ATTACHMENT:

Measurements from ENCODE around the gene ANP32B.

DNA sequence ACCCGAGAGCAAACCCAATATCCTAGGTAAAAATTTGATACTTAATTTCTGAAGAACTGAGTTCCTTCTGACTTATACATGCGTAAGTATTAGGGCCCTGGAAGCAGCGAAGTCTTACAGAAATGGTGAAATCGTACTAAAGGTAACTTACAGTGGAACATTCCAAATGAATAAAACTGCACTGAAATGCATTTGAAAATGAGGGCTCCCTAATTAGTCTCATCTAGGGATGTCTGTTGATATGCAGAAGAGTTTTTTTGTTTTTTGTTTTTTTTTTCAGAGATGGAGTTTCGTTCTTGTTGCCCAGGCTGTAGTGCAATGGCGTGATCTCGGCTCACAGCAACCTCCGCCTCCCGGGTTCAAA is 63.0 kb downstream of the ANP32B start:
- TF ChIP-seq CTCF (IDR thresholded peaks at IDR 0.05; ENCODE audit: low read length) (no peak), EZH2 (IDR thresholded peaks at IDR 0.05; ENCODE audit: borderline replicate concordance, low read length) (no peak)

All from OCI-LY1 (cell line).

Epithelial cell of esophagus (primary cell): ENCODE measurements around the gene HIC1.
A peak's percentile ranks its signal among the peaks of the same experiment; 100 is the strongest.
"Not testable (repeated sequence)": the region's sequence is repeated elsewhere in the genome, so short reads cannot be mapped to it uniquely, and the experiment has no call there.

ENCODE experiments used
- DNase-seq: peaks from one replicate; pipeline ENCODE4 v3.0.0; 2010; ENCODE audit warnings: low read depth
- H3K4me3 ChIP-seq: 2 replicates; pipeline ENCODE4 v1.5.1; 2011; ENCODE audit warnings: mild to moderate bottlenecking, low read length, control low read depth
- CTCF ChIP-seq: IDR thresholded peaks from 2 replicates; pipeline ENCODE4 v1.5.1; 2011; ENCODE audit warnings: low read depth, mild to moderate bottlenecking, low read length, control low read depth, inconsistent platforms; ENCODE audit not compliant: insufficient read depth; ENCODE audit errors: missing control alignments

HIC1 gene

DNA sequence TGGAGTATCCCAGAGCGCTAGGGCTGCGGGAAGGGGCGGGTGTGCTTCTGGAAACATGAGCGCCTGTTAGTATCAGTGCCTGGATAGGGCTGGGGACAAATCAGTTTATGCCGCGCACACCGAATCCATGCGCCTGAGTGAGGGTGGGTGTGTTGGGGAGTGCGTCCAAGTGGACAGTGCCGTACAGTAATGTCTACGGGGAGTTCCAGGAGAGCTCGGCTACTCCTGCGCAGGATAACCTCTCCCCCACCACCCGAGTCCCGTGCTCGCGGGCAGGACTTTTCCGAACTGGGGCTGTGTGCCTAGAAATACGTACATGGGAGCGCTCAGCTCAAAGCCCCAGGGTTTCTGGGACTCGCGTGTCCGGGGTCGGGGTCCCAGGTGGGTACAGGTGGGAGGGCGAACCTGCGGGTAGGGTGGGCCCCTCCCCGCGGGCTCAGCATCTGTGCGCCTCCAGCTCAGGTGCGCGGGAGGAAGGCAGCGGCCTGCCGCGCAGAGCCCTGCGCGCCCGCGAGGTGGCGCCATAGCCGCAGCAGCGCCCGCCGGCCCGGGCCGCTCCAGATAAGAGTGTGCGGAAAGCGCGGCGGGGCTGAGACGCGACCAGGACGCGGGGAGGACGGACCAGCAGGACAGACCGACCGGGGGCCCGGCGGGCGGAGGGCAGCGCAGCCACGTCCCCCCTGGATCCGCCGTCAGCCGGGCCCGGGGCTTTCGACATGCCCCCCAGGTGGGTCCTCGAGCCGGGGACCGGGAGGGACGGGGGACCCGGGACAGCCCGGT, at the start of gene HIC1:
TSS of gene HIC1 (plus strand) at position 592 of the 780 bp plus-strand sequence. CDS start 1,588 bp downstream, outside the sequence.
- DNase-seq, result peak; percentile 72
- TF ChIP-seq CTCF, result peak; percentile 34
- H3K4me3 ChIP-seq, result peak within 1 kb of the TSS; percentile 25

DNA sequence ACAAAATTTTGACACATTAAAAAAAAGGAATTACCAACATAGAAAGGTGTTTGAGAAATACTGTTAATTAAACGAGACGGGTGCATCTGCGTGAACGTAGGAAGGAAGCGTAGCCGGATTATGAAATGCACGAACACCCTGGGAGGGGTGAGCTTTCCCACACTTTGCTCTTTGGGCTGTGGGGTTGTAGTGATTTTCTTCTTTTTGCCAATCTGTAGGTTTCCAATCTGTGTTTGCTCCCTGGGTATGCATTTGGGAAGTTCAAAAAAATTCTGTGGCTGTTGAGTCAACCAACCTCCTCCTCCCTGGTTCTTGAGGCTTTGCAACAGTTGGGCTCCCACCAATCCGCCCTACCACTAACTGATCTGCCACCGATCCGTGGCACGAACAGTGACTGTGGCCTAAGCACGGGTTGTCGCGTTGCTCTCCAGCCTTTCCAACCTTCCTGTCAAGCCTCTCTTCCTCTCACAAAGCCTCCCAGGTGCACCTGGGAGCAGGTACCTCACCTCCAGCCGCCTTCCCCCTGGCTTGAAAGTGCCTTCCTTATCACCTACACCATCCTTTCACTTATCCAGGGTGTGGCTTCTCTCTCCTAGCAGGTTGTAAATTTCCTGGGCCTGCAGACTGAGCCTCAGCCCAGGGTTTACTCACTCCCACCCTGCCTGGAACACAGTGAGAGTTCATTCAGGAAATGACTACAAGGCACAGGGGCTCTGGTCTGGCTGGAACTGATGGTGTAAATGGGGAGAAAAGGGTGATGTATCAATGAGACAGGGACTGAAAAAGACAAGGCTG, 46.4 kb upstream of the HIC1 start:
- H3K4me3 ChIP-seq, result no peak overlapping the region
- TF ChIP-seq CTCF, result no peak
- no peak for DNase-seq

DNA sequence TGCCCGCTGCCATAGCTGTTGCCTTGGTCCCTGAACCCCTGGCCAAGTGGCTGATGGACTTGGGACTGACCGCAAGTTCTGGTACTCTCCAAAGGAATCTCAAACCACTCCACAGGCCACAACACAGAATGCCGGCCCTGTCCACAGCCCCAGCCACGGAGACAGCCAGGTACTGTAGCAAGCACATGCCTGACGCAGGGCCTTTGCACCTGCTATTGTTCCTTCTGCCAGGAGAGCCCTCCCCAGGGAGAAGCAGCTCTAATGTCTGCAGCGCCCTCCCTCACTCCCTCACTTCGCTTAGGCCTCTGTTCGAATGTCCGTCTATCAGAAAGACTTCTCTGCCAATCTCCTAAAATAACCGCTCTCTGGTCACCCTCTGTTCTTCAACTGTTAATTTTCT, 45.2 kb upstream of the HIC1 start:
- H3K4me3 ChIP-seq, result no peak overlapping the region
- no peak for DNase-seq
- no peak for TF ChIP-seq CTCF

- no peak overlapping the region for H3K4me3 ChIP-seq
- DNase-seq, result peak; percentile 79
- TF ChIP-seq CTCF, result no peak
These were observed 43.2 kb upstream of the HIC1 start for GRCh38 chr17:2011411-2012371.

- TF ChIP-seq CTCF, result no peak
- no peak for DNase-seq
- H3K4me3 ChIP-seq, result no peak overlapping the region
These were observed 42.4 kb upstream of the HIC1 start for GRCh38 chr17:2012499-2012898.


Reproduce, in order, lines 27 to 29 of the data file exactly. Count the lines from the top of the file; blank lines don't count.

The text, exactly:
- DNase-seq, result peak; percentile 79
- TF ChIP-seq CTCF, result no peak
These were observed 43.2 kb upstream of the HIC1 start for GRCh38 chr17:2011411-2012371.